- “There are strings in the human heart that had better not be vibrated” is a quotation from Barnaby Rudge (Chapter 22).
- Barnaby Rudge was the fifth novel from Charles Dickens, and first appeared as a weekly serial published in Master Humphrey’s Clock, from February 1841 to November 1841. It is the first of Dickens’s two historical novels (the other being A Tale of Two Cities). Barnaby Rudge is largely set around the time of the Gordon Riots of 1780.
Quotation said by the character Simon Tappertit.
Mr Tappertit, who was not in the best of humours, and who disliked Miss Miggs more when she laid her hand on her heart and panted for breath than at any other time, as her deficiency of outline was most apparent under such circumstances, eyed her over in his loftiest style, and deigned to express no curiosity whatever.
‘I never heard the like, nor nobody else,’ pursued Miggs. ‘The idea of interfering with HER. What people can see in her to make it worth their while to do so, that’s the joke—he he he!’
Finding there was a lady in the case, Mr Tappertit haughtily requested his fair friend to be more explicit, and demanded to know what she meant by ‘her.’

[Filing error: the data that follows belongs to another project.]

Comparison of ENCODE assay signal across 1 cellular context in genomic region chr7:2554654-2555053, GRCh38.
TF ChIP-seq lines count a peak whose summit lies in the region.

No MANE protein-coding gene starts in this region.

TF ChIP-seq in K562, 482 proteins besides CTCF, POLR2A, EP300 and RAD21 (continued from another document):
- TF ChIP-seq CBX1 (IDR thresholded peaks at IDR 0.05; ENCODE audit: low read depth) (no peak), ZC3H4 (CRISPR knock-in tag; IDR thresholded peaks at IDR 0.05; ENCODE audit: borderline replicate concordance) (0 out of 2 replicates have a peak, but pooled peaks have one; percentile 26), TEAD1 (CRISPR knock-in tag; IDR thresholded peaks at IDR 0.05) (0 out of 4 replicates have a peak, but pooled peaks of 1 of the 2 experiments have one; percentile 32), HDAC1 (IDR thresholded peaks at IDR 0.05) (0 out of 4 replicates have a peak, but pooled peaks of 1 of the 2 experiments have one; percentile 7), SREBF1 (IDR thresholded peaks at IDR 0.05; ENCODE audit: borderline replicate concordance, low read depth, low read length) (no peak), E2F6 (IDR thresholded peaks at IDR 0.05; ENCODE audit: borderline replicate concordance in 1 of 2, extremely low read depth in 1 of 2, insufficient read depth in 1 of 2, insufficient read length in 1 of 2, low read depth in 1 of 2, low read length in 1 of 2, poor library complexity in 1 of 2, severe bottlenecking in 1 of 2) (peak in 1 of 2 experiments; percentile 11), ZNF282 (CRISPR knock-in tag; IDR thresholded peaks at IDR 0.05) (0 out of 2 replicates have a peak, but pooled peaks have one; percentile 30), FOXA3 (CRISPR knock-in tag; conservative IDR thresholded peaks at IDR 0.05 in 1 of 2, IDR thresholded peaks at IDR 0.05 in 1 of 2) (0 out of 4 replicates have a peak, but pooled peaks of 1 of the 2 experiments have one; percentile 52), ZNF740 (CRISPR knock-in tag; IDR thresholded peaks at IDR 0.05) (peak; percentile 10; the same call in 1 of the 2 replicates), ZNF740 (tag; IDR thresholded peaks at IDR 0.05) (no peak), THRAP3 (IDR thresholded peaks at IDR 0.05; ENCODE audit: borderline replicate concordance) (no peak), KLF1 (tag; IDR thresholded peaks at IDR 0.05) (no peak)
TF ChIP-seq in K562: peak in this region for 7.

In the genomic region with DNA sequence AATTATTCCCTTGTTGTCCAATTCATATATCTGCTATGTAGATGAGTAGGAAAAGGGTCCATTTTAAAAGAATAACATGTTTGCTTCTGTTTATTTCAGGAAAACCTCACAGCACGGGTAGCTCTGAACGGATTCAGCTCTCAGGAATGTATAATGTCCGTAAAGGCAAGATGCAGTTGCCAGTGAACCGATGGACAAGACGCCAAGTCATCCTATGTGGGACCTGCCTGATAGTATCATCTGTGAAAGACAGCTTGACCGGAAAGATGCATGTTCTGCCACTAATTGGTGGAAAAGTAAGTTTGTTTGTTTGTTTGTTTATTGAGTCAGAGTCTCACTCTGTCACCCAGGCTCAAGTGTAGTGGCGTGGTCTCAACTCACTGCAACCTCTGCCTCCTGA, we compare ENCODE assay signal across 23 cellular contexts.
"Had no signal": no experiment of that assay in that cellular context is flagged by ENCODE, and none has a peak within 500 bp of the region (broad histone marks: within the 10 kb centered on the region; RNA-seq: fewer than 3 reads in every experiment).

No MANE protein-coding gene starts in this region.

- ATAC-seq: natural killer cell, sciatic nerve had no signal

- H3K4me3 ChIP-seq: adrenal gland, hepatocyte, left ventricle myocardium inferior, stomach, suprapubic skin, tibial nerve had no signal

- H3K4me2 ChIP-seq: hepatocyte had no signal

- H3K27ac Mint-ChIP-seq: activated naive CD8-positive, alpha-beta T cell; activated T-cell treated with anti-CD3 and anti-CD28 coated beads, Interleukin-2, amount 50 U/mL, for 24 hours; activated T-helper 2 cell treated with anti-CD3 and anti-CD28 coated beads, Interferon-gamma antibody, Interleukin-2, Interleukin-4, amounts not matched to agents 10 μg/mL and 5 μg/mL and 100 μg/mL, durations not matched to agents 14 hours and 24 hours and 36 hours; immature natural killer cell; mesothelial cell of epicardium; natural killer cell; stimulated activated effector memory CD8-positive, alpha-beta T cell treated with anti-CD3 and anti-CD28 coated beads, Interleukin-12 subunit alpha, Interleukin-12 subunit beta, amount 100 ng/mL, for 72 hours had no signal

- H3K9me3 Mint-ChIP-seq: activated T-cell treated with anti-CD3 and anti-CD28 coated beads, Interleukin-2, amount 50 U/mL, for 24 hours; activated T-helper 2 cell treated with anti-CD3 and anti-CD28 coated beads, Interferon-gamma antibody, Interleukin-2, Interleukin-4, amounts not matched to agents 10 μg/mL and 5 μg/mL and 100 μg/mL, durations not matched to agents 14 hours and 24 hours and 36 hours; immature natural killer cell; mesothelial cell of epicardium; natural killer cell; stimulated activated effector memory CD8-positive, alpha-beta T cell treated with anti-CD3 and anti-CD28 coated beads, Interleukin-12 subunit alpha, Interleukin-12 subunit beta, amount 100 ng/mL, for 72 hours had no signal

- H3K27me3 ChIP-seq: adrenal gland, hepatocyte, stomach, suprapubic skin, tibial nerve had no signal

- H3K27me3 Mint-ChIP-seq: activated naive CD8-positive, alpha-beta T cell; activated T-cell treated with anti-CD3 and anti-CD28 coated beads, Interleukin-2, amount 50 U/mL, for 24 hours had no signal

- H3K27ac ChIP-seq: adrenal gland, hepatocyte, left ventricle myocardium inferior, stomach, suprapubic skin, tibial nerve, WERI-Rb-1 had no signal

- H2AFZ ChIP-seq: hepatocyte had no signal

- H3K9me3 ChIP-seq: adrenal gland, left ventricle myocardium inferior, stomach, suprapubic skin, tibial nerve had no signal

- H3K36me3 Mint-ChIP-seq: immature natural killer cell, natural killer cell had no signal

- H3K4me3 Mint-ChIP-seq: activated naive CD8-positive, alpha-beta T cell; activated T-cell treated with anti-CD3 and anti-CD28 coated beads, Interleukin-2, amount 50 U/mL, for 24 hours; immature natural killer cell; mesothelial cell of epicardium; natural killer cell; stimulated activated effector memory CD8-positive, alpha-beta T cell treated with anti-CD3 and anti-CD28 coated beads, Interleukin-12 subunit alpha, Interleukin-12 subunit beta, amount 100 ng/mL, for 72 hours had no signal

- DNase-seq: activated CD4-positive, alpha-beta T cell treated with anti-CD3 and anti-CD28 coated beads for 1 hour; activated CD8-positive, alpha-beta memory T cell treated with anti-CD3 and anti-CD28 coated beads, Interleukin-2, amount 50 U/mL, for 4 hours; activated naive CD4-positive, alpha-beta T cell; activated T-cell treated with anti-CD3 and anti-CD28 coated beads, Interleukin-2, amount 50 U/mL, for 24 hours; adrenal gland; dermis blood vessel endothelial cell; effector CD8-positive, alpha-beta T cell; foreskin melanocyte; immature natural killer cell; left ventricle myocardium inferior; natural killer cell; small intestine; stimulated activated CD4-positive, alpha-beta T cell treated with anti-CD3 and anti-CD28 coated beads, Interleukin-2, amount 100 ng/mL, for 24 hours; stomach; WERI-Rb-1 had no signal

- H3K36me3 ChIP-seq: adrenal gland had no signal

‘Why, that Dolly,’ said Miggs, with an extremely sharp emphasis on the name. ‘But, oh upon my word and honour, young Joseph Willet is a brave one; and he do deserve her, that he do.’
‘Woman!’ said Mr Tappertit, jumping off the counter on which he was seated; ‘beware!’
‘My stars, Simmun!’ cried Miggs, in affected astonishment. ‘You frighten me to death! What’s the matter?’
‘There are strings,’ said Mr Tappertit, flourishing his bread-and-cheese knife in the air, ‘in the human heart that had better not be wibrated. That’s what’s the matter.’
‘Oh, very well—if you’re in a huff,’ cried Miggs, turning away.
‘Huff or no huff,’ said Mr Tappertit, detaining her by the wrist. ‘What do you mean, Jezebel? What were you going to say? Answer me!’
Notwithstanding this uncivil exhortation, Miggs gladly did as she was required; and told him how that their young mistress, being alone in the meadows after dark, had been attacked by three or four tall men, who would have certainly borne her away and perhaps murdered her, but for the timely arrival of Joseph Willet, who with his own single hand put them all to flight, and rescued her; to the lasting admiration of his fellow-creatures generally, and to the eternal love and gratitude of Dolly Varden.
Have Your Say.
Give your view on “There are strings in the human heart that had better not be vibrated” with a rating and help us compile the very best Charles Dickens quotations.
- If you like this, we think you might also be interested in these related quotations: